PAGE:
There are many strains of cannabis that are bred to grow white weed buds. These strains are not carriers of the albinism trait, but are bred to have prominent white-colored crystals of resin form on their surface. The most famous white weed strain is probably White Widow, a cross between a Brazilian Sativa and an Indian Indica, and which is characterized by its all-white weed buds and prominent crystallization.
Albino Weed? Think Again
Next time you come across some all-white weed, you might need to think twice before you decide to consume it. There are a variety of reasons why weed can appear white in color, with albinism being the most interesting but rarest of them all. So, unless your weed has been purposefully bred to appear white in color, you might want to steer clear and stick to the good ol’ green stuff.
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There are a variety of reasons why weed can appear white in color. When it comes to white weed, albinism may be gorgeous to look at, but its reason for being such a pure white might surprise you
Albino Weed: The Stuff Of Legend Or Scientific Fact?
Albino weed is indeed a possibility. Despite scepticism of the phenomenon, both environmental and genetic factors play a role in the occurrence of the condition.
Every once in awhile whilst browsing the internet for the finest cannabis porn available, one might come across weed that isn’t in any way green. Some rare findings might involve stumbling across beautiful shots of cannabis that feature strong shades of purple and even red. However, the rarest sighting of them all has to be pure white weed.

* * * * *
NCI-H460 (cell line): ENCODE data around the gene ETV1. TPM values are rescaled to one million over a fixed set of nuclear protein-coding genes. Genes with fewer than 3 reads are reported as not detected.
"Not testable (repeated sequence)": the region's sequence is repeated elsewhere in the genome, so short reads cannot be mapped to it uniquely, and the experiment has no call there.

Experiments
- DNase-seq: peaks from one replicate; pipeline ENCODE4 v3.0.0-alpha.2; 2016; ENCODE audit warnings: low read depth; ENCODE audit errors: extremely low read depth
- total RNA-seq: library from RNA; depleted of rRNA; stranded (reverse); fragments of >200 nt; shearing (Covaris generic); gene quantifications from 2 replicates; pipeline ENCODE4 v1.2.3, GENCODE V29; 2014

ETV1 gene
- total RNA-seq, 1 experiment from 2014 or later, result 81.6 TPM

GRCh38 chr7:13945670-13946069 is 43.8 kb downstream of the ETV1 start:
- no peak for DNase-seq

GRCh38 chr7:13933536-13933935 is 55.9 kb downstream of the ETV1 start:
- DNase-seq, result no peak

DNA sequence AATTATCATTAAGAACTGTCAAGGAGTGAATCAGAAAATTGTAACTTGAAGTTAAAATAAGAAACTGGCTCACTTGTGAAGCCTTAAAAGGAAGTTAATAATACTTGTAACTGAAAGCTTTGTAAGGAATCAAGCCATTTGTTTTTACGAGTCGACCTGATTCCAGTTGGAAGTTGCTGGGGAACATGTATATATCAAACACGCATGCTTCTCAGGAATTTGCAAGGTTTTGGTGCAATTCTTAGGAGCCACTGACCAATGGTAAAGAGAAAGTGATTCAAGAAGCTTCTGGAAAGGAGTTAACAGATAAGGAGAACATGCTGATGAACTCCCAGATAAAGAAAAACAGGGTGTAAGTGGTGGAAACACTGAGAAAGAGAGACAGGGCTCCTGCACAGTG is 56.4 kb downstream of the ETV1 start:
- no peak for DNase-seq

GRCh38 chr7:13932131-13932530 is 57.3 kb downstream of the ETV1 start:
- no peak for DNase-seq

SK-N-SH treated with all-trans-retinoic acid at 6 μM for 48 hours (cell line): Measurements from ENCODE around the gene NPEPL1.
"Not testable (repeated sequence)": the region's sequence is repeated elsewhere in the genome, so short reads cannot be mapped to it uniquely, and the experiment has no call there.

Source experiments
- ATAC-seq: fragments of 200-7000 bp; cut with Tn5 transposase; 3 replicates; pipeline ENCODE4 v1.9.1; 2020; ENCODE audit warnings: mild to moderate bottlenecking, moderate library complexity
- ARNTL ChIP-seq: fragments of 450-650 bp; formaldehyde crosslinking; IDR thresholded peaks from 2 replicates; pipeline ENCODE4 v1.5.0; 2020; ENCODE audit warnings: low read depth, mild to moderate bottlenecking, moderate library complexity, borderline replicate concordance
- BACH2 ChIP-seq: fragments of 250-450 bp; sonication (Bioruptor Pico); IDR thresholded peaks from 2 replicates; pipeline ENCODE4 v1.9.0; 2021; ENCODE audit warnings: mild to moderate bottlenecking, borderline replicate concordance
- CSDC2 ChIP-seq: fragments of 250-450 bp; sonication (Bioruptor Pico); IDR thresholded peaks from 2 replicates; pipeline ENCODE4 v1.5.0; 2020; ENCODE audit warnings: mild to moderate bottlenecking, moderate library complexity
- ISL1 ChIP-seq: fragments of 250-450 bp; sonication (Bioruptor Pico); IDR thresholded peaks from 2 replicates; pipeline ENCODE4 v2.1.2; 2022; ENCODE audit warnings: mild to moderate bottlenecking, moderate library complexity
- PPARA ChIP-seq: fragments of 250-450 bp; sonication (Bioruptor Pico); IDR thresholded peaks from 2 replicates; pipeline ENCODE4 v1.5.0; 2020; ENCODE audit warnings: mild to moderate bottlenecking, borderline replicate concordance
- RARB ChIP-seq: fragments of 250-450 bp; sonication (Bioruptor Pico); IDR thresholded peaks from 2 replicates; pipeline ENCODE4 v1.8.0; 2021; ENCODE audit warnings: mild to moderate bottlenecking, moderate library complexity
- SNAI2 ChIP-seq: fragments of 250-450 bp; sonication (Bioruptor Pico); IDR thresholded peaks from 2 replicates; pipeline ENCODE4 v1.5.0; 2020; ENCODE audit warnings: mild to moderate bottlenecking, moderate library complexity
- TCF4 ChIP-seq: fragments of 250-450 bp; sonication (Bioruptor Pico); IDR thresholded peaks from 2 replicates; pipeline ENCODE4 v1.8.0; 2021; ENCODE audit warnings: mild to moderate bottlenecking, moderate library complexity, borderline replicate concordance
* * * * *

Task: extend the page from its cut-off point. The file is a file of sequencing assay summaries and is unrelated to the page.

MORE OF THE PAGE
This phenomenon is absolutely beautiful; the sight of alabaster, glistening buds erupting with streaks of red calyxes is a sight to behold. But what is at the root cause of such an outcome?
ALBINISM IN CANNABIS PLANTS
No, it’s not just a Photoshop job. Pure white cannabis plants do exist and emerge from time to time. However, this isn’t exactly the result of a successful and accurate breeding project, and it certainly isn’t intentional (most of the time). Pure, bright white cannabis plants are actually the result of albinism. Much like in animals, albinism can also occur in plants and is the result of a lack of pigmentation.
The pigment that usually makes cannabis leaves and flowers green is known as chlorophyll. Chlorophyll is an absolutely vital component in the life of plants as it plays a major role in the process of photosynthesis.
Photosynthesis is the process of converting light into sugars in order for plants to survive and thrive. The chlorophyll present within cannabis leaves is used to absorb the light in the first place.
So, although the white appearance of albino cannabis plants might look spectacular and impressive, it’s actually a massive genetic disadvantage. The pure white aesthetic is a sign of a huge lack of chlorophyll, meaning that albino plants are almost incapable of carrying out the process of photosynthesis and therefore cannot generate the energy they need in order to survive and reproduce.